This statement made by Lee Sing, the grocery store owner, declares the deluded views of the society towards women. Lee is telling Lou Ann that she wishes that Lou Ann has a baby boy rather than a girl. She doesn’t believe that baby girls are worth anything, and unfortunately she makes the comparison that feeding a girl is valueless because in the end a girl will marry into another family and leave. Seeing as we know that Lee is an immigrant, we can infer that she has this view point because this belief has been passed down from her ancestors. Women were not worthy compared to men in many Asian countries. For Lee, this statement seems ironic, because she is a woman and should have more respect towards her own gender. (We can deduct that Lee is an immigrant from an Asian country from the beginning of the novel where it is stated that her mother brought the bean trees in Mattie’s garden when she immigrated.)
5) “Lou Ann, I moved in here because I knew we’d get along. It’s nice of you to make dinner for us all, and to take care of Turtle sometimes, and I know you mean well. But we’re acting like Blondie and Dagwood here. All we need is some ignorant little dog Spot to fetch me my slippers. It’s not like we’re a family, for Christ’s sake. You’ve got your own life to live, and I’ve got mine. You don’t have to do all this stuff for me.”
Taylor is obviously not used to having someone care for her need the way that Lou Ann has. Taylor seems bothered by the fact that Lou Ann is more homely and more maternal than she is. Taylor is sometimes unaware of what is right to do in certain situations when it comes to offering care for Turtle, whereas Lou An knows exactly what to do and is also very concerned about the overall welfare of her child. Taylor, more so, does not seem to want a family life. She is very independent and doesn’t want a family life putting a damper on her freedom.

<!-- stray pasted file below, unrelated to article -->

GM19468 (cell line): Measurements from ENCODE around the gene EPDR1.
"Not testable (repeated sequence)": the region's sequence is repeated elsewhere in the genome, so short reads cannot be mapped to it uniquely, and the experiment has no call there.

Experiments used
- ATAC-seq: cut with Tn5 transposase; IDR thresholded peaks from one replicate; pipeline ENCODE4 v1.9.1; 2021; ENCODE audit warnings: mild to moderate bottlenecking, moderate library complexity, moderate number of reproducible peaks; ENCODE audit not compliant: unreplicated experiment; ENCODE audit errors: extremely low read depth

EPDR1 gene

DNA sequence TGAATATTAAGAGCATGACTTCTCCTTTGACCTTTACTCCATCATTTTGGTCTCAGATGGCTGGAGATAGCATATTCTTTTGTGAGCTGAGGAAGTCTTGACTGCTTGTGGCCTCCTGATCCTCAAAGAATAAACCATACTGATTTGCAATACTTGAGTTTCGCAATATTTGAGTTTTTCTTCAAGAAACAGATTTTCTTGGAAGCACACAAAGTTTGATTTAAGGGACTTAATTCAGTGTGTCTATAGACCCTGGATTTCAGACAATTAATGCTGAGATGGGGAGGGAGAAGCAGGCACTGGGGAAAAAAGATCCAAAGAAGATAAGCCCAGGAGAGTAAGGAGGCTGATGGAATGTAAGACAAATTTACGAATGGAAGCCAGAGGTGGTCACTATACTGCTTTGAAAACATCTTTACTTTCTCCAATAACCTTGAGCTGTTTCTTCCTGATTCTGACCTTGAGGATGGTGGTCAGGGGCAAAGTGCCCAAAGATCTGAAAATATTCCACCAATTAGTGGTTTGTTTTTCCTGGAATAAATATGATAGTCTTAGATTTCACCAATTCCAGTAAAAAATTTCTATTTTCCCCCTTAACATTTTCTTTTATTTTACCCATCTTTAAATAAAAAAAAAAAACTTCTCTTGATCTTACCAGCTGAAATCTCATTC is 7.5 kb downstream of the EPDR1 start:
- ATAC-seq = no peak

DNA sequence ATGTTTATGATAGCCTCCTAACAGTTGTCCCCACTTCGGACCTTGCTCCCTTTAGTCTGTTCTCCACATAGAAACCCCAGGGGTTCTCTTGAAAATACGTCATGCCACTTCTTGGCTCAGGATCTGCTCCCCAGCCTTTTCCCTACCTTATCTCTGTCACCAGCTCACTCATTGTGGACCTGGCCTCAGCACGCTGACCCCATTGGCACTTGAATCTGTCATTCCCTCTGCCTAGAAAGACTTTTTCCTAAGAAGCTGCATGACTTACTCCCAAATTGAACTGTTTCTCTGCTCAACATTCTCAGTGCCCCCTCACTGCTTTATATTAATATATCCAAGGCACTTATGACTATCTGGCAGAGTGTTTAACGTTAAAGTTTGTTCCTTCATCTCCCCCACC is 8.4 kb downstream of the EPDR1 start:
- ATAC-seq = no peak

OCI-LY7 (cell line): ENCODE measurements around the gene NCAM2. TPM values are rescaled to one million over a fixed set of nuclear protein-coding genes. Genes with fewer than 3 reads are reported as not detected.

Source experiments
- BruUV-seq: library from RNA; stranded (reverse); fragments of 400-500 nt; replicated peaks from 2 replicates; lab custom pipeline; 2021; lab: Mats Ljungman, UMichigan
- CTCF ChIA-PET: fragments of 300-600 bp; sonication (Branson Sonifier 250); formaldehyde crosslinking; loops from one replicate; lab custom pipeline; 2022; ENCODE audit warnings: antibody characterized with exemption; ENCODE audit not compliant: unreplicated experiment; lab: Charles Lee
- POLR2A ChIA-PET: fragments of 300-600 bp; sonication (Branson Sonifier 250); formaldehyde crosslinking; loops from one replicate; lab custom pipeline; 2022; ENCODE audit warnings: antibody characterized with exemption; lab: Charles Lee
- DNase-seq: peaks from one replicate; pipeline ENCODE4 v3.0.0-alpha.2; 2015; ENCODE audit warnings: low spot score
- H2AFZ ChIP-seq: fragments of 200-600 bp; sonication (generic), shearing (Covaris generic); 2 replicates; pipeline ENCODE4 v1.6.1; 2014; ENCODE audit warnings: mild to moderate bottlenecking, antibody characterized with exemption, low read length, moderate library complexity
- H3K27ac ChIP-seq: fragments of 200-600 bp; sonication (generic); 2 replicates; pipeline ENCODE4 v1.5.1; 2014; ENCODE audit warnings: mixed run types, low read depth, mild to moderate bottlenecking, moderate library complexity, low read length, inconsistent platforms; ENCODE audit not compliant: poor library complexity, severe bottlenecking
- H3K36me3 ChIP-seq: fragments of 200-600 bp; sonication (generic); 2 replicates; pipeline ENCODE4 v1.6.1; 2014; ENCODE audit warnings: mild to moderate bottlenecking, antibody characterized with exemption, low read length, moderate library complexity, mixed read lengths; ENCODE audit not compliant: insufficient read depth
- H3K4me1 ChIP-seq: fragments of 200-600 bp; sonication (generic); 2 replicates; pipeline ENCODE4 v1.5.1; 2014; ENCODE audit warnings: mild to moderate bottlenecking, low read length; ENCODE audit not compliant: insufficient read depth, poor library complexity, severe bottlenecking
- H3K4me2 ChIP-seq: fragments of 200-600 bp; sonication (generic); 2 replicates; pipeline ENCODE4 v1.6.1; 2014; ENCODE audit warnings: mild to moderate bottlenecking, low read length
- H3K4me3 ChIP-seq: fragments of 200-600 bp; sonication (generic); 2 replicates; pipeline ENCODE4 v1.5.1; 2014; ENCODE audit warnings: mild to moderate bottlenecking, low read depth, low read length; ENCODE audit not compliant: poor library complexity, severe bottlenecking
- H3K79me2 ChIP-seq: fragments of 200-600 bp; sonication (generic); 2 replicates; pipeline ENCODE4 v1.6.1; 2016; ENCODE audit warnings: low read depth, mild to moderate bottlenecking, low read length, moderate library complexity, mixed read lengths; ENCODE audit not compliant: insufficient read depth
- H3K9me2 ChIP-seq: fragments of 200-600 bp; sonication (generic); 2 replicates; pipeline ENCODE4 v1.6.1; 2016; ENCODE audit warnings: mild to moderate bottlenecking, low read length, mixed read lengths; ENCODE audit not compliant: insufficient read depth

6) “It didn’t seem to matter to Turtle, she was happy where she was. . . . She watched the dark highway and entertained me with her vegetable-soup song, except that now there were people mixed in with the beans and potatoes: Dwayne Ray, Mattie, Esperanza, Lou Ann and all the rest. And me. I was the main ingredient.’
This, quotation towards the end of the novel, explains Turtle’s growth from the very beginning to the very end. Turtle’s distinct change has come from the nurturing nature that Taylor has provided for her and the love and care she has received. Turtle’s abuse caused her confused, scared behavior and like her name, she clung on to Taylor like a mud turtle. Now, Turtle is happily singing her favorite vegetable song and adds the name of the people that she has developed love for. A very important thing to note is that Turtle now believes that Taylor is the “main ingredient.” Turtle is aware that out of all the others, Taylor is going to be the one that is there for her at the end of the day no matter what and will do her best to keep Turtle safe and out of any danger. Taylor also now makes her stance on Turtle very clearly. She recognizes that she is Turtle’s “ma” and identifies that Turtle has grown to love her, as she has grown to love Turtle.